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The Union Budget for 2018-19 presented by the finance minister Arun Jaitley on Thursday may jeopardise Apple’s plans for India. While the global giant in consumer technology is getting aggressive about the prospects in the India market as its global sales begin to falter, the latest announcement by the government to raise customs duty on mobile handsets to 20 per cent will hit it hard.
In line with the government’s aim to boast local manufacturing, the FM announced that customs duty will be further increased to 20 per cent from 15 per cent. About a month and a half ago, it was raised to 15 per cent from 10 per cent. While, sources say, this is a part of government’s Phased Manufacturing Program (PMP) plan, the implications could be deadly for the US-headquartered firm.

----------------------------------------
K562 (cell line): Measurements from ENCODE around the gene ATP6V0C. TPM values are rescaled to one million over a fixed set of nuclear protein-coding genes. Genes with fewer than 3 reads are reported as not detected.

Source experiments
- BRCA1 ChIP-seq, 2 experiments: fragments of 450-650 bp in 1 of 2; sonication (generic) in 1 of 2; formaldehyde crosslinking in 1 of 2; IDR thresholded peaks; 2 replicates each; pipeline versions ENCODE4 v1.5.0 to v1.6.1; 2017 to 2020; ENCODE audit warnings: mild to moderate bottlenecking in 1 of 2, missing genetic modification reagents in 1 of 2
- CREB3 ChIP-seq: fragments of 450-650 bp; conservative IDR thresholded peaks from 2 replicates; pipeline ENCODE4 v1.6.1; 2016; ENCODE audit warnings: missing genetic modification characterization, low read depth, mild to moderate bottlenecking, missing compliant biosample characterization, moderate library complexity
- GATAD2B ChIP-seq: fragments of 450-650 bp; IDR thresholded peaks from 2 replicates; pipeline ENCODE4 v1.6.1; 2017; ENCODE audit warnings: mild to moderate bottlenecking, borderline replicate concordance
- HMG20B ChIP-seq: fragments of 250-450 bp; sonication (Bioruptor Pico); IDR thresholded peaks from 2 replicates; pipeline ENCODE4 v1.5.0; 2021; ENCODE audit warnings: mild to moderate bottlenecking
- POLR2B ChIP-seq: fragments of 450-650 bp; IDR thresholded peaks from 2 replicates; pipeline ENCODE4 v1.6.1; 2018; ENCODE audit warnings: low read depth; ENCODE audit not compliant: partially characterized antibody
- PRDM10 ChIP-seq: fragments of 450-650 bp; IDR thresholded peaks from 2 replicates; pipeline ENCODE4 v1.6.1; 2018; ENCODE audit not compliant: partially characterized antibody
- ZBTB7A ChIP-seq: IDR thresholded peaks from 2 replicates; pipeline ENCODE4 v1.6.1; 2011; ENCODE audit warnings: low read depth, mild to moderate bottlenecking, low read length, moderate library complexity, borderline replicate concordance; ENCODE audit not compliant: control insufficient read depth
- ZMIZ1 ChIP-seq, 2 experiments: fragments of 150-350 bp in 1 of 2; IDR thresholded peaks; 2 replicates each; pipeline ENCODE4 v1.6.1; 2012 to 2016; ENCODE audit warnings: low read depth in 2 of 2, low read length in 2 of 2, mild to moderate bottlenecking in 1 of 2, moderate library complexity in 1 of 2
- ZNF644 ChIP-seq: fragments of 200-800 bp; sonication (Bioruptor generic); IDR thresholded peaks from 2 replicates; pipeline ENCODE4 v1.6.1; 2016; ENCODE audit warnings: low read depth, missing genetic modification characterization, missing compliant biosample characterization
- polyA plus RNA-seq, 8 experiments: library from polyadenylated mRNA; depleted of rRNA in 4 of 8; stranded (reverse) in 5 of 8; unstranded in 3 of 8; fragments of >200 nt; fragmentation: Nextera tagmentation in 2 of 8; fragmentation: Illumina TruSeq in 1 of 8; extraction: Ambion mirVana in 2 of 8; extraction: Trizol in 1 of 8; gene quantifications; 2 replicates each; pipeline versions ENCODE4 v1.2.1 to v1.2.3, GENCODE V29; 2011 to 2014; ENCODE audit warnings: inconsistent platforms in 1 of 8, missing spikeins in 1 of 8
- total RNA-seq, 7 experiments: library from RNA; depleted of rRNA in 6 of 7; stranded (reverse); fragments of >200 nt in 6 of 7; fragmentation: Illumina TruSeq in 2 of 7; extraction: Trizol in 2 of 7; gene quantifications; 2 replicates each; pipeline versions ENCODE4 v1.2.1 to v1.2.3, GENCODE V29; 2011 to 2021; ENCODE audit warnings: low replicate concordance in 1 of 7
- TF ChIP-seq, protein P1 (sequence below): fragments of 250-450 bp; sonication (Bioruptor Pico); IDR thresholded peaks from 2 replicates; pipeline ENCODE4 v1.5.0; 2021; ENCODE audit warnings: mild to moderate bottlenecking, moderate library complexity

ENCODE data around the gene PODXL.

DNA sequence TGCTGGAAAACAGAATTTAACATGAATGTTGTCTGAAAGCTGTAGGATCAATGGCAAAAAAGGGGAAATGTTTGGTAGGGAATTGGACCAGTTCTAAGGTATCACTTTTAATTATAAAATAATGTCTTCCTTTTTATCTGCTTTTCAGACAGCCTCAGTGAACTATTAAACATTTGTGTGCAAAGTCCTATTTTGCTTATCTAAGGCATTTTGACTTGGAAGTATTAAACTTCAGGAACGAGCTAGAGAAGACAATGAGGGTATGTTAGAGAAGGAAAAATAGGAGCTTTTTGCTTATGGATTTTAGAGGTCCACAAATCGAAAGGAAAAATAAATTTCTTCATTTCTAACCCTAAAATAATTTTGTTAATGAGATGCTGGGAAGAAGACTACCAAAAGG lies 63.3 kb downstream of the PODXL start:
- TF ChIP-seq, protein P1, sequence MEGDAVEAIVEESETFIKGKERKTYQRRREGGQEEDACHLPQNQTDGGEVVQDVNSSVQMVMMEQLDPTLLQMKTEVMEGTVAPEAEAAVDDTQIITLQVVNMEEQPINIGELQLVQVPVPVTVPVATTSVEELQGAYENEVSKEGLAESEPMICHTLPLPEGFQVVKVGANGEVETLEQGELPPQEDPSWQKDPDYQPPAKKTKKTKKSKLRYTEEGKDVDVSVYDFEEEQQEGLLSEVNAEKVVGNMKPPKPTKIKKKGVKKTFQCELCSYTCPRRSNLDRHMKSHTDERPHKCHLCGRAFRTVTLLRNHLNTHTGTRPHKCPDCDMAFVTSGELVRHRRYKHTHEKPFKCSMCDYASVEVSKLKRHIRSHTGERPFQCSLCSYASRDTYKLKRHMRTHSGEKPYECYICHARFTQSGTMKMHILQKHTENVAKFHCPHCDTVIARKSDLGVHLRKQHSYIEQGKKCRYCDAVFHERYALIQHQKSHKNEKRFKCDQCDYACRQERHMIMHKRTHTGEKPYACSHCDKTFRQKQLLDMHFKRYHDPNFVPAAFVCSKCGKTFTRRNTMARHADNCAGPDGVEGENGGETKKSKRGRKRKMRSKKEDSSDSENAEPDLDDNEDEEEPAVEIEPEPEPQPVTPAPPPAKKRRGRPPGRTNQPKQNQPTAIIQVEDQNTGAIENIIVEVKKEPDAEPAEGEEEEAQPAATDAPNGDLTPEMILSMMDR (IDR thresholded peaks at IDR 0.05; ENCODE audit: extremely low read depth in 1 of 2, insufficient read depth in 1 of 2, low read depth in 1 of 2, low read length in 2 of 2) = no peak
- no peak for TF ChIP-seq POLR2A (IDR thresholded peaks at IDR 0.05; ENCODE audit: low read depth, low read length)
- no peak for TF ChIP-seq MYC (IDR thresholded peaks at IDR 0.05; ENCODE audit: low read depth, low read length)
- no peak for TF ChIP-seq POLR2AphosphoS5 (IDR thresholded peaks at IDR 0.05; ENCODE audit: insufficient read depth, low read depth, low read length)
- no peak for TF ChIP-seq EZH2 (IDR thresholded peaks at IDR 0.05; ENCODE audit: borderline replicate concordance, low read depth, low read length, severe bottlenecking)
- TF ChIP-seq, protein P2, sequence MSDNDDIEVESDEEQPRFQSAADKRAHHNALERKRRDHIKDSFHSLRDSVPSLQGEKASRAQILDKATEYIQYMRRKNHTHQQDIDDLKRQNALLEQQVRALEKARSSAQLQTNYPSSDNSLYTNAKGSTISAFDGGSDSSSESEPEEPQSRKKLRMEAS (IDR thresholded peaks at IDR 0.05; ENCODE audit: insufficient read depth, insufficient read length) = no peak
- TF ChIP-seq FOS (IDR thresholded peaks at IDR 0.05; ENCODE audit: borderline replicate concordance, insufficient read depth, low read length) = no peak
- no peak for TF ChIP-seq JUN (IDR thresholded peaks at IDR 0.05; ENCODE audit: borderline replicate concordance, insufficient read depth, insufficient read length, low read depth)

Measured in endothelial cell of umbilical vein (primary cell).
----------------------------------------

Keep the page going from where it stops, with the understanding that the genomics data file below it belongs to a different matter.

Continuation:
According to Tarun Pathak, associate director, Counterpoint Research, while, other major brands from India and China are already manufacturing locally, Apple continues to heavily import the flagship iPhone devices. “Apple will be impacted the most. Other players, who are still importing a per centage of devices have the window to quickly shift to local assembly, unlike Apple”, he said.
But Apple continues to import over 90 per cent of its phones from China and elsewhere. The only model that it currently sources locally is iPhone SE, launched in early-2016. While, it began sourcing from Taiwanese equipment manufacturer Wistron in 2017, others like Samsung, Xiaomi, Vivo, Oppo and Lenovo (including Moto) are already manufacturing and/or sourcing locally.
Following the hike in customs duty in mid-December, Apple had to effect an average price rise of 3.5 per cent across its iPhone portfolio. Analysts say, further rise in import duty will hamper its already strained pricing strategy.
Despite heavy discounting on its newer devices like iPhone 7 series and newly launched iPhone 8 series, its smartphone market share remains at 2.2 per cent. During the second half of 2017, its share in the premium smartphone market (above Rs 30,000) fell to 35 per cent from over 50 per cent a year ago.